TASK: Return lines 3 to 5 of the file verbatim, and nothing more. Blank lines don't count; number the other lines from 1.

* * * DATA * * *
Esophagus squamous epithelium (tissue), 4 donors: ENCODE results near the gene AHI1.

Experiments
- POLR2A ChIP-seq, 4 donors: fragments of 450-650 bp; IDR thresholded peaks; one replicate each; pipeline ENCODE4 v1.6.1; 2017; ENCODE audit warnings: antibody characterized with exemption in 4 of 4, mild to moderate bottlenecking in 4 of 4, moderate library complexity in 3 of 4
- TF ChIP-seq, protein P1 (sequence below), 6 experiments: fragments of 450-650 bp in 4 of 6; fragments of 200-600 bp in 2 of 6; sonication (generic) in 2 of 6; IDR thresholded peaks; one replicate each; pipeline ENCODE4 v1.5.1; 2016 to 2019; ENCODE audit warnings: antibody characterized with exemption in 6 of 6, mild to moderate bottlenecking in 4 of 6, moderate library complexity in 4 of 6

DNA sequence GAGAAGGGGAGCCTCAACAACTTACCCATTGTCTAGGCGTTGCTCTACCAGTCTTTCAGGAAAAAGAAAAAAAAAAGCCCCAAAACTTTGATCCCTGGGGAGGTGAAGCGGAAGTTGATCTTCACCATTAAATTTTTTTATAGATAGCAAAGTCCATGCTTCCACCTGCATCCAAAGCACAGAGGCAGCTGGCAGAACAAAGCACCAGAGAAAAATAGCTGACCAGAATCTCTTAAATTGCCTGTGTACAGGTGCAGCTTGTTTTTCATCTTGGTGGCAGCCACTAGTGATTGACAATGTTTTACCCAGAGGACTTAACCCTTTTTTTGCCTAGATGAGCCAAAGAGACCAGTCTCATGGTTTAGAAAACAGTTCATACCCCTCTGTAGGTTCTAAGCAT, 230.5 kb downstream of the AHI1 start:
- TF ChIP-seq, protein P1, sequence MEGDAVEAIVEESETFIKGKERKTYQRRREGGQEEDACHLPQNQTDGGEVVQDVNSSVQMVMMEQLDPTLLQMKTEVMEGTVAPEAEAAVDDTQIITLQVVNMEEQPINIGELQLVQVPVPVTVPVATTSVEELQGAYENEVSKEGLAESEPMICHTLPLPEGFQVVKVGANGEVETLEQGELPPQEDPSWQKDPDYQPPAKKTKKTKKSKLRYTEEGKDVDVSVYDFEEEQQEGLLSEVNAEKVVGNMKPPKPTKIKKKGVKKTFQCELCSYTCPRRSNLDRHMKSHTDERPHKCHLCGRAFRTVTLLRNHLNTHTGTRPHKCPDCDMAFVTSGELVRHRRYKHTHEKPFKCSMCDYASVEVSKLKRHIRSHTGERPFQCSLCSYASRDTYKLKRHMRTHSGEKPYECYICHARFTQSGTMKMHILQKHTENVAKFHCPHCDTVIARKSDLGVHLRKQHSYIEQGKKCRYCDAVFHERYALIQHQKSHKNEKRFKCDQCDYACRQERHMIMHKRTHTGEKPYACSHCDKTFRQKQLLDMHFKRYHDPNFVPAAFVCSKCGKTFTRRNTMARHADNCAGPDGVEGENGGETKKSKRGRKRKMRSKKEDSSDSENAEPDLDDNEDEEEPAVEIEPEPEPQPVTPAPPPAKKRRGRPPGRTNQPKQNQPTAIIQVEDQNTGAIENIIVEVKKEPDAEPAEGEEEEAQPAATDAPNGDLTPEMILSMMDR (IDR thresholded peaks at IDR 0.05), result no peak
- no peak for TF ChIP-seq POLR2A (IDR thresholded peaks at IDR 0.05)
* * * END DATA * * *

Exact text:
- POLR2A ChIP-seq, 4 donors: fragments of 450-650 bp; IDR thresholded peaks; one replicate each; pipeline ENCODE4 v1.6.1; 2017; ENCODE audit warnings: antibody characterized with exemption in 4 of 4, mild to moderate bottlenecking in 4 of 4, moderate library complexity in 3 of 4
- TF ChIP-seq, protein P1 (sequence below), 6 experiments: fragments of 450-650 bp in 4 of 6; fragments of 200-600 bp in 2 of 6; sonication (generic) in 2 of 6; IDR thresholded peaks; one replicate each; pipeline ENCODE4 v1.5.1; 2016 to 2019; ENCODE audit warnings: antibody characterized with exemption in 6 of 6, mild to moderate bottlenecking in 4 of 6, moderate library complexity in 4 of 6

DNA sequence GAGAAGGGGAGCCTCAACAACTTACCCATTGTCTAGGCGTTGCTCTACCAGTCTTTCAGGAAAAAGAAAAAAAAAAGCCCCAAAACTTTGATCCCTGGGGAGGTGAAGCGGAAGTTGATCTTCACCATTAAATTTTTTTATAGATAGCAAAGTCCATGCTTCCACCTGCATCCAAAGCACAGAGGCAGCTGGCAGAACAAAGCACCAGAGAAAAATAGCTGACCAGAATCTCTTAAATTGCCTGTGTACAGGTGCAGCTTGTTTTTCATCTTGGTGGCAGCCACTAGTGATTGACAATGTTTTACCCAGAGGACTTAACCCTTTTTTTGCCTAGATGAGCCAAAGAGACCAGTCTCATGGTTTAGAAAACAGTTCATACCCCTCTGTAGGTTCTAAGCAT, 230.5 kb downstream of the AHI1 start: